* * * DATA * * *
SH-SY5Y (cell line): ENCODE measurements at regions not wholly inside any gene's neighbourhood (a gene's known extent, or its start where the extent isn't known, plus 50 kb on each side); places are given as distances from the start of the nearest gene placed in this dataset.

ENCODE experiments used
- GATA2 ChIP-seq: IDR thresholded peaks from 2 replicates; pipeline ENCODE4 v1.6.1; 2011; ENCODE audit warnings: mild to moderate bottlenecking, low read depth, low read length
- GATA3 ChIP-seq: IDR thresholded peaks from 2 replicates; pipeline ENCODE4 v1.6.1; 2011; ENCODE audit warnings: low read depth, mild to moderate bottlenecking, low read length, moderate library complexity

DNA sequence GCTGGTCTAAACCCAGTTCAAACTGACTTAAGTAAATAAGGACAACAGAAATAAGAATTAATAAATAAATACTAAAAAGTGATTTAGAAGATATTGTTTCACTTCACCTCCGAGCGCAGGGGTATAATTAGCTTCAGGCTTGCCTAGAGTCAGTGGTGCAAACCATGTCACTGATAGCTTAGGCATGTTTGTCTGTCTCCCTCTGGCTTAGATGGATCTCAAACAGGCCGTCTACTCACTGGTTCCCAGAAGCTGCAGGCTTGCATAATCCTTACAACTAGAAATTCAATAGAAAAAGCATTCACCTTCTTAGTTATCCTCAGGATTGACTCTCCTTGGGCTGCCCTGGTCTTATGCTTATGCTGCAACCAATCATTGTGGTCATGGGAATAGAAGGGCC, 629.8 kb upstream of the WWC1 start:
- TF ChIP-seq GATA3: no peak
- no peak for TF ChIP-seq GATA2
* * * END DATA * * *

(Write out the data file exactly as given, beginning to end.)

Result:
SH-SY5Y (cell line): ENCODE measurements at regions not wholly inside any gene's neighbourhood (a gene's known extent, or its start where the extent isn't known, plus 50 kb on each side); places are given as distances from the start of the nearest gene placed in this dataset.

ENCODE experiments used
- GATA2 ChIP-seq: IDR thresholded peaks from 2 replicates; pipeline ENCODE4 v1.6.1; 2011; ENCODE audit warnings: mild to moderate bottlenecking, low read depth, low read length
- GATA3 ChIP-seq: IDR thresholded peaks from 2 replicates; pipeline ENCODE4 v1.6.1; 2011; ENCODE audit warnings: low read depth, mild to moderate bottlenecking, low read length, moderate library complexity

DNA sequence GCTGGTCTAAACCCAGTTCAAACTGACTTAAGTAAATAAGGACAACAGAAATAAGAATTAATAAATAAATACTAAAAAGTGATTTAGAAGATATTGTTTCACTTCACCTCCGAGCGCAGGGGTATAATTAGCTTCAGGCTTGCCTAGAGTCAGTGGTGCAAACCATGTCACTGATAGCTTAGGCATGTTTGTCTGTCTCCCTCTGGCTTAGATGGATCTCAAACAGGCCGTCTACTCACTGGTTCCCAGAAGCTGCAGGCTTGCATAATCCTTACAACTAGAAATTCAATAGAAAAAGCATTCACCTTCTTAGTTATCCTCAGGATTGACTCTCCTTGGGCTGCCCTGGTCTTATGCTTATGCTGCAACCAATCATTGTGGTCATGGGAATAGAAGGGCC, 629.8 kb upstream of the WWC1 start:
- TF ChIP-seq GATA3: no peak
- no peak for TF ChIP-seq GATA2